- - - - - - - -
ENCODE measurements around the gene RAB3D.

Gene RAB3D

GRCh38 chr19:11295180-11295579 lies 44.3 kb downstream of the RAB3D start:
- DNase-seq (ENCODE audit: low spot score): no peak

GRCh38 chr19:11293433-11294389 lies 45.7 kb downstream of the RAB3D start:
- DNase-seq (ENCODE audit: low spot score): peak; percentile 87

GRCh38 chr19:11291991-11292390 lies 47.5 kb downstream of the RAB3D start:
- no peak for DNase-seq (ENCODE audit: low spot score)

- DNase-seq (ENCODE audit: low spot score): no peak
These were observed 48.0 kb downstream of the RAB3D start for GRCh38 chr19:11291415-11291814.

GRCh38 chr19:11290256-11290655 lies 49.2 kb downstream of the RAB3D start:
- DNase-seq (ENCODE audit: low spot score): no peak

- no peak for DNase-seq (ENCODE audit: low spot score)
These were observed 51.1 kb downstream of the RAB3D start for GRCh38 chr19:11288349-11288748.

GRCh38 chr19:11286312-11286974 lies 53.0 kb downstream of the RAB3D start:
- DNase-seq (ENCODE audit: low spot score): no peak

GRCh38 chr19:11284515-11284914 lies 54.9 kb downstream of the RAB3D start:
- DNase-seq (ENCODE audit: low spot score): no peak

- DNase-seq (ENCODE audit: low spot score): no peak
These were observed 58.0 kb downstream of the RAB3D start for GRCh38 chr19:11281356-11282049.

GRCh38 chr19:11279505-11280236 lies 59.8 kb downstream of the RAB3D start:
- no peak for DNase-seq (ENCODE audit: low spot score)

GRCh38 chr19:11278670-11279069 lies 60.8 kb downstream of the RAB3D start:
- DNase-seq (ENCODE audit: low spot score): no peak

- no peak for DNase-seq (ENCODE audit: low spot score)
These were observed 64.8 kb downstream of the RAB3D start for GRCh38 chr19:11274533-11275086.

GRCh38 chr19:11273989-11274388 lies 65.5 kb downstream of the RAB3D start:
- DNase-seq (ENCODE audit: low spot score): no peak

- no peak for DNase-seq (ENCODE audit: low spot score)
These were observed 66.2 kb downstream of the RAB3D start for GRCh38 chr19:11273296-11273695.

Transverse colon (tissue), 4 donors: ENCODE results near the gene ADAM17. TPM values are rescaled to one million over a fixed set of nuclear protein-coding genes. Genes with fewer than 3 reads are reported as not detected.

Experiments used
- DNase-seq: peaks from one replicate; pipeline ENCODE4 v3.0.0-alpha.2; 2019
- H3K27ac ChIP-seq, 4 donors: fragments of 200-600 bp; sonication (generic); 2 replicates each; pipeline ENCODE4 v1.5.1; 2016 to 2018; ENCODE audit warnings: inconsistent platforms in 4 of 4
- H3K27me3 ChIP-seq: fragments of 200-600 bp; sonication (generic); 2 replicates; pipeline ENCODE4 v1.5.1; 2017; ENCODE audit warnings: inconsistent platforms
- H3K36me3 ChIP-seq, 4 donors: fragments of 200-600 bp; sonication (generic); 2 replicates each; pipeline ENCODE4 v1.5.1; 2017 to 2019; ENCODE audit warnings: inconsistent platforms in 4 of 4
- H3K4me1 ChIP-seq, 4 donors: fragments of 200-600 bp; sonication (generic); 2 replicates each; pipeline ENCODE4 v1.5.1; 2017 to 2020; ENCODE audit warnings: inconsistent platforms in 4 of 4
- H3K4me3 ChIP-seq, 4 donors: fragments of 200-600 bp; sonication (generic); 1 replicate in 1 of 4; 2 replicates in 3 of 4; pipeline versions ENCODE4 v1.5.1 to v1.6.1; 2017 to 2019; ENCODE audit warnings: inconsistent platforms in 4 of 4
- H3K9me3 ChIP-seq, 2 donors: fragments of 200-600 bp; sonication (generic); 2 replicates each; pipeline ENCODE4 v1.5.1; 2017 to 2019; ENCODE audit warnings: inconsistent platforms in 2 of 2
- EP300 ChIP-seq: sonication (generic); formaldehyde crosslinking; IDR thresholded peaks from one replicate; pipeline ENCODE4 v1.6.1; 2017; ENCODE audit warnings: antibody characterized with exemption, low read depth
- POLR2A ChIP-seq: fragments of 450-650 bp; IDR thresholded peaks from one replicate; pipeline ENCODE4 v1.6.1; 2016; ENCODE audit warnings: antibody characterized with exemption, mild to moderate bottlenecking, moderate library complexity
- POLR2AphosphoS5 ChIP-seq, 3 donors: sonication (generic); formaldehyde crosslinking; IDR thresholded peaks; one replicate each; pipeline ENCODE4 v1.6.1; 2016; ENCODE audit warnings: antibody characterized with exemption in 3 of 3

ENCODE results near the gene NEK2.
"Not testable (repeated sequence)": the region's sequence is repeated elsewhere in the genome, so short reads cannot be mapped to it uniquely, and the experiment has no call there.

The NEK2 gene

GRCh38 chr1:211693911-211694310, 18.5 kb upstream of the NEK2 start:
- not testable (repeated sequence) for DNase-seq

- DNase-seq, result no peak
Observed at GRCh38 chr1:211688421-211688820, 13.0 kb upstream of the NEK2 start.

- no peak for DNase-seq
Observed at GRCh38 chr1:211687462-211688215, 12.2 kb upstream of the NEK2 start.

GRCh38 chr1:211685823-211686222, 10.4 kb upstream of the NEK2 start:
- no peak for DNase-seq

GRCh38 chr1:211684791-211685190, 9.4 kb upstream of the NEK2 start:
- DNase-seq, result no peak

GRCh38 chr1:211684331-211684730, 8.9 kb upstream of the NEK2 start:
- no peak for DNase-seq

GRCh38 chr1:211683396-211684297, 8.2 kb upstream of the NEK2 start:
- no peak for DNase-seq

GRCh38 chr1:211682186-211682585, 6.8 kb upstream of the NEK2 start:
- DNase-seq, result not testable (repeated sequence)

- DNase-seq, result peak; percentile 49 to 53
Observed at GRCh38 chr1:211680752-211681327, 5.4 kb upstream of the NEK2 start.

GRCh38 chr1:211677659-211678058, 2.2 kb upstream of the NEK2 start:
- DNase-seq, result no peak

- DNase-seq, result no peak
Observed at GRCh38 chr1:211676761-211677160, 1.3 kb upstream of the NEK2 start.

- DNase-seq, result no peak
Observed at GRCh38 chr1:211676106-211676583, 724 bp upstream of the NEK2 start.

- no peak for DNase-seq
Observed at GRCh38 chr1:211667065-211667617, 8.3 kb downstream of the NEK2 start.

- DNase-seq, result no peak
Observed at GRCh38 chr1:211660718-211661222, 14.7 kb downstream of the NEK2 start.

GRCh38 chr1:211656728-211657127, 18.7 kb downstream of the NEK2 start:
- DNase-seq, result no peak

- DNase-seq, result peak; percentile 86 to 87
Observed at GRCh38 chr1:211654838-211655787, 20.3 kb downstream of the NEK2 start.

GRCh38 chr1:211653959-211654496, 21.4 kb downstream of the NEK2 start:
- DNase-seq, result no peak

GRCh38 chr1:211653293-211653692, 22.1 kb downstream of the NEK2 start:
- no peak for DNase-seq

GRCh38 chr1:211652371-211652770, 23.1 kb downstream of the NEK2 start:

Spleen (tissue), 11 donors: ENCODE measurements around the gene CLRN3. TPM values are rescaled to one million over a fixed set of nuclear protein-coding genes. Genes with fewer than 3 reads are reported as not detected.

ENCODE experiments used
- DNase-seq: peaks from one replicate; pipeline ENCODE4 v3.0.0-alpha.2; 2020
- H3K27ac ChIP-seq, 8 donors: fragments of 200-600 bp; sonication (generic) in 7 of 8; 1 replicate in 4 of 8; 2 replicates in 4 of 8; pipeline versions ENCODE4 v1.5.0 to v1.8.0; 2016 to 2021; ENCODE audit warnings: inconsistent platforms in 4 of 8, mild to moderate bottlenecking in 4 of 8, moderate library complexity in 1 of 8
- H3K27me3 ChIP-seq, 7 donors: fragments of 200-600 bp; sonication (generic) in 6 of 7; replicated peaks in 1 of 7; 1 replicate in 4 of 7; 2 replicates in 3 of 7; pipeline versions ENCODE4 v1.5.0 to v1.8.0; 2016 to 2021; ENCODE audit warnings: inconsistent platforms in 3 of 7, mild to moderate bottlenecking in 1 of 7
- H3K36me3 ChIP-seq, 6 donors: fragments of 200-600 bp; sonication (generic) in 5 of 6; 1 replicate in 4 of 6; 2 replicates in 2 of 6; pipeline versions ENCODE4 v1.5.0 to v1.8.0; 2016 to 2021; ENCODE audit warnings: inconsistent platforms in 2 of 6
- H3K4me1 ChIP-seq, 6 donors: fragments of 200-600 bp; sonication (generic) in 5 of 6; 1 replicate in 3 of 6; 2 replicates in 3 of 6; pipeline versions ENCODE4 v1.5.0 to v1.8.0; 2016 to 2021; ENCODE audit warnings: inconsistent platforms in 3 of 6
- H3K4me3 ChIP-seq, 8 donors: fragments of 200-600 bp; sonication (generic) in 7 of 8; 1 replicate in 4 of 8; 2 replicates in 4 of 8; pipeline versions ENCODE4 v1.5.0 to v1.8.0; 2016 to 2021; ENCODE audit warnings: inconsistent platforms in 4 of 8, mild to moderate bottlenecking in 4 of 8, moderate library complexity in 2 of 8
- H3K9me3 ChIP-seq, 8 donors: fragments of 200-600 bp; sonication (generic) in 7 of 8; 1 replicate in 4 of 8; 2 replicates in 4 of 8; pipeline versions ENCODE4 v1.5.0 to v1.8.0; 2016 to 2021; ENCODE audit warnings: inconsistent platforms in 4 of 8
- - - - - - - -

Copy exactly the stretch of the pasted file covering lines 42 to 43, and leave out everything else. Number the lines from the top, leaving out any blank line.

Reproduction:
- POLR2AphosphoS5 ChIP-seq, 3 donors: sonication (generic); formaldehyde crosslinking; IDR thresholded peaks; one replicate each; pipeline ENCODE4 v1.6.1; 2016; ENCODE audit warnings: antibody characterized with exemption in 3 of 3

ENCODE results near the gene NEK2.